Calvin Clarke has won his constructive dismissal suit against the Chronicle Herald.
Justice Suzanne Hood has ruled that the Herald must pay Clarke $77,761.87, which is the equivalent of 16 months’ pay ($103,616) minus money Clarke owed the the Herald and income Clarke earned at other jobs after he quit the Herald. Additionally, Hood ordered the Herald to pay two per cent interest and Clarke’s legal costs.
“Constructive dismissal” is when an employer changes an employee’s pay and/work conditions such that the employee finds the job untenable.
I reported on the trial and Clarke’s claim in November:
On the stand, Clarke described himself as “a Herald man.” His father worked for the Herald for 35 years, rising from “runner to sales to national advertising and flyer distribution manager,” said Clarke.
Like his father before him, Calvin Clarke worked his way up the corporate ladder. He started at the Herald in 1994, when he was completing a business degree at SMU. After he graduated, he was hired full-time. He told the court that as a junior account executive, he doubled his sales from $250,000 annually to $500,000 annually, and was promoted to senior account executive, where he often had sales exceeding a million dollars annually.
Clarke explained that he was paid a base salary of $24,000, but then a commission based on the previous year’s sales. He would be given a sales target of 10 percent over the previous year, and if he met it, was paid a five per cent commission. If he failed to meet it, he was paid three and a half percent. Because the state of the economy varied, he sometimes met his targets, and sometimes didn’t. In 2011, he was paid $95,082; in 2012, $73,883; but then in 2013 he was back up to $93,330.
In recent years, Clarke was bringing in over a million dollars annually in sales revenue to the Herald.
Clarke took a two-month medical leave in 2015, and returned to work on March 2. That day, his boss, Alex Liot, the VP of Sales, told Clarke that he was being moved to a new position called a “business development specialist.”
Liot told Clarke that the new position would be split, with 75 per cent of his time dedicated to Bounty, and 25 per cent to Headline, where he was to develop a new business line in sports apparel….
But he soon found the proposed job was an impossible duty.
In 2014, Clarke said, Bounty had total sales of $4.103 million dollars, and the company was setting a 2015 target at $4.473 million. Clarke was to take over the accounts that had been in the control of Bounty president Aubrey Graham. In 2014, those accounts brought in $1.3 million. Clarke was to increase sales for those accounts to $1.4 million, but then also bring in $200,000 in new business, for a total of $1.6 million.
The problem was, said Clarke, those accounts were a mess. One account was held by two different sales reps. The situation was so disorganized that Clarke’s first order of business was to create a list of accounts and figure out where they stood.
Bounty’s biggest account was the Chronicle Herald itself. The Herald paid Bounty $449,223 in 2013, and $612,036 in 2014. Clarke would get no commission on Herald sales, but worse yet, the big increase of sales to the Herald made Bounty look more profitable. In reality, however, those sales masked a loss of about $150,000 in non-Herald sales.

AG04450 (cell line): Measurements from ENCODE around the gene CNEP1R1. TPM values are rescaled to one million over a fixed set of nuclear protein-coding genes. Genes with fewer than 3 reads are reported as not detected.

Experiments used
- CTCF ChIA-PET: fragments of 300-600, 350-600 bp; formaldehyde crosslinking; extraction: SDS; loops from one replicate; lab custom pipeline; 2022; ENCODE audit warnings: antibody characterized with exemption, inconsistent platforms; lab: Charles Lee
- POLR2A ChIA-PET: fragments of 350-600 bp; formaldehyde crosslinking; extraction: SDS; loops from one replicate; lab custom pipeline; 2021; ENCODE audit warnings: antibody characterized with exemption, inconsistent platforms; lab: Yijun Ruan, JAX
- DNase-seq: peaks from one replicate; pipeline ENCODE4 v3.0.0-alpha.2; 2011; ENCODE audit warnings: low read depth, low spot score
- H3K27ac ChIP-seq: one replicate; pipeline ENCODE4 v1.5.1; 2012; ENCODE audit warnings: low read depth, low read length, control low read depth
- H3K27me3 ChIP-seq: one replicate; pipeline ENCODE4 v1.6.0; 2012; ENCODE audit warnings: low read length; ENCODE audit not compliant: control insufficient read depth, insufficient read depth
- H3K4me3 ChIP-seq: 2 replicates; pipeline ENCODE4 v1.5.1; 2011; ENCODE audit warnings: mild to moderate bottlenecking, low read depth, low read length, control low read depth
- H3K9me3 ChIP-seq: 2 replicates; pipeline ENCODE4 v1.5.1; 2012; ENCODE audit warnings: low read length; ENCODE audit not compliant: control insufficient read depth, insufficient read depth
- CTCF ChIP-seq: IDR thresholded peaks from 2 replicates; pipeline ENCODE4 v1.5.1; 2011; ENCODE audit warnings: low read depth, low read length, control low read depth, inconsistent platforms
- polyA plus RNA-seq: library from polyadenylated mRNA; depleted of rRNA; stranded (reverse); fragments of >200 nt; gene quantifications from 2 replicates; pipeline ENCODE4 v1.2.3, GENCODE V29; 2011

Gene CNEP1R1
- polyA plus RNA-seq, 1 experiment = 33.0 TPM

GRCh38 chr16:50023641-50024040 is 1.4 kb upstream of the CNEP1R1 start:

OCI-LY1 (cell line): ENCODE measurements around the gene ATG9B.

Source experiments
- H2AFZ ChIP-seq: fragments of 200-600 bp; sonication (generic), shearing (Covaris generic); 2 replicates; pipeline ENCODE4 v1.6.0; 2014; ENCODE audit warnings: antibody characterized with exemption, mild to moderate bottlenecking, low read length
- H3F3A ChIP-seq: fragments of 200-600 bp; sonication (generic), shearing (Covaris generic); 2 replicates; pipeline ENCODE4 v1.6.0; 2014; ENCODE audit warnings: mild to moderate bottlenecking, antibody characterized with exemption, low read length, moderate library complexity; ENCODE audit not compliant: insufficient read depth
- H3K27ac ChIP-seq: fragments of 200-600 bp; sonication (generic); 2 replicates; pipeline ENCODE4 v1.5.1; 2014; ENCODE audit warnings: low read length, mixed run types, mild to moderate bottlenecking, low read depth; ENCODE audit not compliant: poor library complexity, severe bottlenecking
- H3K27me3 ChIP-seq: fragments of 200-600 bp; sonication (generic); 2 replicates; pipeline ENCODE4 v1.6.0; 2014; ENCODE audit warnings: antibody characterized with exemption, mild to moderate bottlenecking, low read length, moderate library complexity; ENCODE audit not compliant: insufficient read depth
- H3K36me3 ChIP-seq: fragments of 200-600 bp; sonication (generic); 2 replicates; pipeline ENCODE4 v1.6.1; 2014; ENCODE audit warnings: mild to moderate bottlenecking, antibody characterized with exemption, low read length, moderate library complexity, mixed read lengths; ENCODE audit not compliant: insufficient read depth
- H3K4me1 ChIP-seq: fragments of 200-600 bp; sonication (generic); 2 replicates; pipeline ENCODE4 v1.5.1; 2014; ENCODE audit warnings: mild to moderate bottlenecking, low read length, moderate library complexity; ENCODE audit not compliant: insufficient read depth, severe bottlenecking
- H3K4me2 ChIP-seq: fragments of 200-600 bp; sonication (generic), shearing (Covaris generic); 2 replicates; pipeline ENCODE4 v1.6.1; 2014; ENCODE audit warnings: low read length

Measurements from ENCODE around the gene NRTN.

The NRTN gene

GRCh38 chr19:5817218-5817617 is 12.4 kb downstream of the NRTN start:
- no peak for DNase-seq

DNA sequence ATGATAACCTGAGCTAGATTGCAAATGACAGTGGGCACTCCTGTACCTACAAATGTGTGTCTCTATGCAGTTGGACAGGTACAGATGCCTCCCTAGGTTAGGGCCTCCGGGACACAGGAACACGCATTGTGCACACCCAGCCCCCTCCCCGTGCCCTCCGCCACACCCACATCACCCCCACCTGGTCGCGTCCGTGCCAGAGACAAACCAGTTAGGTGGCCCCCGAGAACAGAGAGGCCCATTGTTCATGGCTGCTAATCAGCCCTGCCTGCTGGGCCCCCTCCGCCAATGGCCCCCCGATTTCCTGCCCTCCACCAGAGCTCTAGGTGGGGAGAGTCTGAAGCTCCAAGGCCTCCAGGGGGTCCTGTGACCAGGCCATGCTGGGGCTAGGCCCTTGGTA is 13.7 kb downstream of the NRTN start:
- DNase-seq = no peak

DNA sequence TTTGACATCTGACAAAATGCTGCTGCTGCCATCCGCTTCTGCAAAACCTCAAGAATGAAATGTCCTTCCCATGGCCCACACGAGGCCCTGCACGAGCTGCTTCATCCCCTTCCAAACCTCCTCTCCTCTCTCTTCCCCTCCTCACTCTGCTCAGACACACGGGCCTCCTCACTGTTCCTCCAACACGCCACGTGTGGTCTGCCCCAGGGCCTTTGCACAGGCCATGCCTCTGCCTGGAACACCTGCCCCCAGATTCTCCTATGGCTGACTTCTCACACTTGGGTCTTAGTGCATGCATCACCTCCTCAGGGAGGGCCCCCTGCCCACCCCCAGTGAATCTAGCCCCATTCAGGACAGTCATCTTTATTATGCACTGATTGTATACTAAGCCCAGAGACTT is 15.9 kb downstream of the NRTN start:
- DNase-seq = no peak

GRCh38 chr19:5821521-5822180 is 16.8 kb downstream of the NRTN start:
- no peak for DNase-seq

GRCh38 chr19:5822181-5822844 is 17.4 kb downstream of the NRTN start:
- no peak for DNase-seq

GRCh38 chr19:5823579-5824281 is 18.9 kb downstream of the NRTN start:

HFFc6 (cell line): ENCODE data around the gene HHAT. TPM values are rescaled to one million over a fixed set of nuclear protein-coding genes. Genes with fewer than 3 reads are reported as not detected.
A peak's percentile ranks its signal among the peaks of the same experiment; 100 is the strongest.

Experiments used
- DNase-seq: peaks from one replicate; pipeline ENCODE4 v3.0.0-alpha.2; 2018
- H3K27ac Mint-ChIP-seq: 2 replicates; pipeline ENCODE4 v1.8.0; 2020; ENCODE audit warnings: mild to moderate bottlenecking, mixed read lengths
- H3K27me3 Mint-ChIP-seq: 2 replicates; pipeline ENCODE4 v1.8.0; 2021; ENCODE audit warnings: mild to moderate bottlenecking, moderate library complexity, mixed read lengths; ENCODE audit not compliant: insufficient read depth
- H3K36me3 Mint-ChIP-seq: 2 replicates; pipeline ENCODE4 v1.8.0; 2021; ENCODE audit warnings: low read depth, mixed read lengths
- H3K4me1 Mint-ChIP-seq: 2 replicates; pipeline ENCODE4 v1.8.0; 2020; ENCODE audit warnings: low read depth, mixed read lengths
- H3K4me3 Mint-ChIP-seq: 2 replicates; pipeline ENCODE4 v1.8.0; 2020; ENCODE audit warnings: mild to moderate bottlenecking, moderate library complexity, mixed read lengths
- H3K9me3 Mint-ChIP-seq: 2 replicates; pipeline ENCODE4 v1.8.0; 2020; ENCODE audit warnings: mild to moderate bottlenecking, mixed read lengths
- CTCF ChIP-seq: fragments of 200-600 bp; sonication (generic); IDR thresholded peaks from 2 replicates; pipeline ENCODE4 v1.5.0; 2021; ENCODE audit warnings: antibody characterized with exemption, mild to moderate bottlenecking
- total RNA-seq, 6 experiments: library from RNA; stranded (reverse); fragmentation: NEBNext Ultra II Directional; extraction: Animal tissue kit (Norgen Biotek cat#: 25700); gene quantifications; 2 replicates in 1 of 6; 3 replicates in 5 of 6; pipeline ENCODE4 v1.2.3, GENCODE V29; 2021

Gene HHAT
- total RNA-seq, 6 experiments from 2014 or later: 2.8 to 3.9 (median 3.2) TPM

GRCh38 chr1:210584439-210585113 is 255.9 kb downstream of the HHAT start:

Bounty’s second largest client was Eastlink, with sales of $325,280 in 2013, and $173,567 in 2014. Mid-year in 2014, Eastlink cancelled its Bounty contract and took all its business to Queen’s Printing…
The situation at Headline was far worse, he found.
Headline Promotions had been in the swag business, but now wanted to get into sports apparel. Clarke’s job was to develop a new product line and start selling to sports teams. Headline’s total sales in 2014 were $575,000, and Clarke was to bring in $260,000 in new business through the sports apparel lines.
What he quickly found, however, was that Headline was not in a position to make sales to teams. Clarke compiled a list of every local sports team and then started cold-calling them, starting with the Sackville Flyers. The manager at the Flyers told him the team had a 30-year relationship with Sportswheels, a Sackville firm, and wasn’t about to give that up, no matter what incentives Clarke could offer.
Going through his list, Clarke found that the sports team apparel business is dominated by three major firms — Cleves, Prodigy Sport, and Sportwheels. “The incumbents are entrenched,” he said. And the bigger firms could offer incentives like related sports equipment that are unavailable to Headline.
Indicative of how badly Headline had approached the business, said Clarke, was that the company had no relationship with Adidas, one of the largest apparel wholesalers.
Wrote Hood in her decision:
Calvin Clarke prepared scenarios for his possible income in which he estimated income of $56,995 and $56,505 in the first two scenarios. He projected income of $71,505 if he met the Bounty Print projections but not those for Headline Promotions. It would only be if he met all projections that his income would be $84,100, but he believed the target projections were unattainable and his income would be lower than $56,000 or $57,000
Clarke attempted to negotiate a higher base salary from the Herald, but was not satisfied with the meagre counter-offer, so quit and filed suit.
The Herald did not hire anyone else to fill the “business development specialist” position Clarke had left.
I detailed the Herald’s defence here, and recounted the testimony of Liot and Nancy Cook, who holds the title of “chief people officer” at Saltwire. Hood dispensed with Liot’s and Cook’s testimony, in essence finding their testimony irrelevant.
Hood’s decision is published here.
Please write a summary of the Alborno case; it is a fascinating glimpse into foreign investment in Halifax real estate.
Saw that yesterday. I’ll get to it.